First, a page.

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Political blogging in politically unstable and repressive countries has been seen as a form of cybernet democracy. This research article examines this claim in post-coup Fiji in the wake of the 2006 military takeover, details the author’s...
On 10 April 2009, a military backed regime wrested total control of the Fiji Islands in what was arguably a fifth coup and imposed martial law. The then President, Ratu Josefa Iloilo, abrogated the 1997 Constitution and dismissed the judiciary in...
While cartoonists at a ‘Cartoons for Peace’ conference generally claimed that freedom of expression was a byword in their respective newspapers, many, in the same breath, identified the cartoon work of others that they would not dare submit. This...
As this edition of Pacific Journalism Review went to press, Fiji was in the throes of conducting a census. Technology is helping the process. Technology is often associated with democratising the political proc- ess, decentralising the status quo,...
It is a truism that one should not shoot the messenger who brings bad news. But what about the messenger who ignores or discards bad news? In the 1970s, the role of investigative reporting in the Vietnam war, the exposure of the Watergate scandal...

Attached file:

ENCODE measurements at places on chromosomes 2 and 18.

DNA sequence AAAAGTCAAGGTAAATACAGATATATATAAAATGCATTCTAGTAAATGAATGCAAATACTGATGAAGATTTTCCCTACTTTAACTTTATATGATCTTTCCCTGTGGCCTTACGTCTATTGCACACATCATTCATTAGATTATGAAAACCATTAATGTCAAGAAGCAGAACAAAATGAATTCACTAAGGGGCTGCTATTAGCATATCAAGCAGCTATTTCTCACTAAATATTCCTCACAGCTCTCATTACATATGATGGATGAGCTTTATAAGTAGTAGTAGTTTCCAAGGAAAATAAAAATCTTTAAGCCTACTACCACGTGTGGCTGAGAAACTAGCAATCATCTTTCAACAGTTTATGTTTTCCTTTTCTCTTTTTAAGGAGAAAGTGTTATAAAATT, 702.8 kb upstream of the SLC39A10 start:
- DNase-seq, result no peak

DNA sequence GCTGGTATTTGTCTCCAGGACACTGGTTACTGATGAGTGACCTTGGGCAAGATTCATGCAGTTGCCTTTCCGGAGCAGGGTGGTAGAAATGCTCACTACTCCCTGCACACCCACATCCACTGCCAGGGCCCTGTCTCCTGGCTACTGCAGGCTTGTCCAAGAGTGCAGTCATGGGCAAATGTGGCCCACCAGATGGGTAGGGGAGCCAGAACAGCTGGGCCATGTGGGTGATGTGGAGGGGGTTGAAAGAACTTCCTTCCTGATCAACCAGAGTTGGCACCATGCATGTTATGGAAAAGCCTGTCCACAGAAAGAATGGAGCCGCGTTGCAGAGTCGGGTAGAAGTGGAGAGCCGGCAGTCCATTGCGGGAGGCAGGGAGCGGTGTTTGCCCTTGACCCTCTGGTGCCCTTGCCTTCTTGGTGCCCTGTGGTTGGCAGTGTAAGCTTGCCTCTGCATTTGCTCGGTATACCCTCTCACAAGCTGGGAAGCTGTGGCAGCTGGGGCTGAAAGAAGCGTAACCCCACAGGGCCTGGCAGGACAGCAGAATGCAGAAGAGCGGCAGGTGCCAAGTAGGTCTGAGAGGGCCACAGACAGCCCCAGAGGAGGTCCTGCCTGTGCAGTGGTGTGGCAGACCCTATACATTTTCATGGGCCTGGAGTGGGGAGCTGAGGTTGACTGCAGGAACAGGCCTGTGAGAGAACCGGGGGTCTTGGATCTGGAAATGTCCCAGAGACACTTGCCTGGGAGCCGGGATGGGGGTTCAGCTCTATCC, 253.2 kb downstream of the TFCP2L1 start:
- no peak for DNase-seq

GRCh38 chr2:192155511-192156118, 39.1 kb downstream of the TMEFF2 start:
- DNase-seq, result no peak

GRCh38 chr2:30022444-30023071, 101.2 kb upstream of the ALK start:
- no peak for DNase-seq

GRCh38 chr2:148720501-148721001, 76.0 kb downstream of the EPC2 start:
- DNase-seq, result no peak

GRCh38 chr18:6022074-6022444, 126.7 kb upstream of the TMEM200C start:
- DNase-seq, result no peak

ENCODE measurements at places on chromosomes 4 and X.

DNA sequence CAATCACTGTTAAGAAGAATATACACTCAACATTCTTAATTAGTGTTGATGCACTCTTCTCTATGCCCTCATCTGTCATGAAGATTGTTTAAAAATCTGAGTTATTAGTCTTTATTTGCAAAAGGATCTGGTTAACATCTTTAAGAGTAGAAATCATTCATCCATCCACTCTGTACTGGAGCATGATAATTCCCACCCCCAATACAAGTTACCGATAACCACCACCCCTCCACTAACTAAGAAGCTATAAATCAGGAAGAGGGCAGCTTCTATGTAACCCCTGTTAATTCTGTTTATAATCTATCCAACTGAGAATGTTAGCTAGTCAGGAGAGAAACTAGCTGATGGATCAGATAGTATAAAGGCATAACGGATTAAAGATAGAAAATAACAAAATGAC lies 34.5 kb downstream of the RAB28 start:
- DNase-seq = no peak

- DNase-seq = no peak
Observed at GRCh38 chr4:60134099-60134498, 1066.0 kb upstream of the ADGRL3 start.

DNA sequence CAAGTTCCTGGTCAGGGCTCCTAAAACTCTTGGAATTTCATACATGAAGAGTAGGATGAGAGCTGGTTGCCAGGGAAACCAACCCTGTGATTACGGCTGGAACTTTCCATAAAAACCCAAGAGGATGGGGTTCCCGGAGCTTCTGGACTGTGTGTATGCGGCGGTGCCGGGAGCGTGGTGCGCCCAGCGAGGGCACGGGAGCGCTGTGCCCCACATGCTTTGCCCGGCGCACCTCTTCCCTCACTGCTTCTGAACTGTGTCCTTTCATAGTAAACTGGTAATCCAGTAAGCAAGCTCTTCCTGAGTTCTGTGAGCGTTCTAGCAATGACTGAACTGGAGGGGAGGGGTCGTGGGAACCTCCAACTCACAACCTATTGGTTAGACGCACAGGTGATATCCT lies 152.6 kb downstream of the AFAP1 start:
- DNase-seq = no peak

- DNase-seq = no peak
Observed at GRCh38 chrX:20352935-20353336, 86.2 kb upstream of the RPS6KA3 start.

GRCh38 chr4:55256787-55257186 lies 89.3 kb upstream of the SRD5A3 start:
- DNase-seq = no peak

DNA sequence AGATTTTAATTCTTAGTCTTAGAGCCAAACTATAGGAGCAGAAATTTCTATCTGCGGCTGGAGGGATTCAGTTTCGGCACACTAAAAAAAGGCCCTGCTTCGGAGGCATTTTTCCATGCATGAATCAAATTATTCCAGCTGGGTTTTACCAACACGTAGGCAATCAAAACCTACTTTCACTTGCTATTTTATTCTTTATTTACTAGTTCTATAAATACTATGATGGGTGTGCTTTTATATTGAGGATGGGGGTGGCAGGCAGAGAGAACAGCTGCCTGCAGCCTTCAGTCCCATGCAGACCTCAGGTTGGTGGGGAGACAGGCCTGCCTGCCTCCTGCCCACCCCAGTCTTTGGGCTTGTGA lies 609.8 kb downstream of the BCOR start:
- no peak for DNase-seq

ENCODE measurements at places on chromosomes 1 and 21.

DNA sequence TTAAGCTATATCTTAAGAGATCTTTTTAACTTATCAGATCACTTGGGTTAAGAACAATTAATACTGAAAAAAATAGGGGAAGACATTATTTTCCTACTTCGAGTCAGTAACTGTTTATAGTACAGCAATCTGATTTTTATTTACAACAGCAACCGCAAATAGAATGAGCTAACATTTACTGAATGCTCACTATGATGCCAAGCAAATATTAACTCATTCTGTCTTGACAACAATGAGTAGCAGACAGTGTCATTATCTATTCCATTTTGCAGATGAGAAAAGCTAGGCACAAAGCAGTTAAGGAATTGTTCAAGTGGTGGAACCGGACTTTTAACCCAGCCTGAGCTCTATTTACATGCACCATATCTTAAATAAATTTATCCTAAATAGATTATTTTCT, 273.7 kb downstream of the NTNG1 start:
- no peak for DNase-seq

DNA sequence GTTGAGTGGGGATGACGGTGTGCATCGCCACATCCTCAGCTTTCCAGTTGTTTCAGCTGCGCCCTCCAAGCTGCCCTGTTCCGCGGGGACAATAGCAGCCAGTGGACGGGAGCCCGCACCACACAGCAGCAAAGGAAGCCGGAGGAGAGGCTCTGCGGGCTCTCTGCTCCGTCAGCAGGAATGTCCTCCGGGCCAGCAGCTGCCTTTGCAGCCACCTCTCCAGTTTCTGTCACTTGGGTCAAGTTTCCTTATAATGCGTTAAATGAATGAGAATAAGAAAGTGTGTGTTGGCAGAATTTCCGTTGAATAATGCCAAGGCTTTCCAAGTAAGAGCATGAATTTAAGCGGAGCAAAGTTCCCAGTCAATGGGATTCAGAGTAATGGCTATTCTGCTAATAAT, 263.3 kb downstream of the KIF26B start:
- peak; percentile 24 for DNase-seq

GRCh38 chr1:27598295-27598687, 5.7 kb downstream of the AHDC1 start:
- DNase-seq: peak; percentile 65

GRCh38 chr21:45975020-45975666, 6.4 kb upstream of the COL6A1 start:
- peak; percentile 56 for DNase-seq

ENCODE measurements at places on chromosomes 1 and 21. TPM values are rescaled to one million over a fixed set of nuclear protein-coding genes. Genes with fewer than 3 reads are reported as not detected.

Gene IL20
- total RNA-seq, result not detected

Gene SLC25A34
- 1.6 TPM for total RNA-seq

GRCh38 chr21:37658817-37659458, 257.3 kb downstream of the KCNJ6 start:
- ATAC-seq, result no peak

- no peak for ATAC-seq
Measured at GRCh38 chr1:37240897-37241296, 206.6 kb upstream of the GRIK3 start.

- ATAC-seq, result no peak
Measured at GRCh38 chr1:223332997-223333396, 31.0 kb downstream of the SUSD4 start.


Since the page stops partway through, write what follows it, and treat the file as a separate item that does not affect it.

The world's worst nuclear reactor accident occurred in late April 1986 at Chernobyl, in the Ukraine. Hundreds of thousands of people and millions of square miles of land were contaminated by radioactive fallout spewed from the reactor meltdown. But...
When Phillip Knightley was researching The First Casualty (1975), controversial fellow Australian journalist Wilfred Burchett was at the top of his list of war correspondents in the Pacific theatre whom he needed to interview. But he was at a loss...
Censorship can backfire because it is usually viewed as a violation of the right to free expression, which is widely valued as an ideal; under the Charter of the United Nations, freedom of expression is a universal human right. Backfire occurs, for...
The role of the media in civil society is to inform and illuminate in the public interest, to provide the public with an informed basis upon which they can exercise their demoractic rights. Nothing changes during wartime. The philosopher Jeremy...
He covers the coverage of wars and the fine borderline that journalists might cross to become propaganda merchants: World War II, Vietnam, The Gulf, Kosovo, to name a few, and now the ‘War on Terror’. And the performance so far of the news media in...

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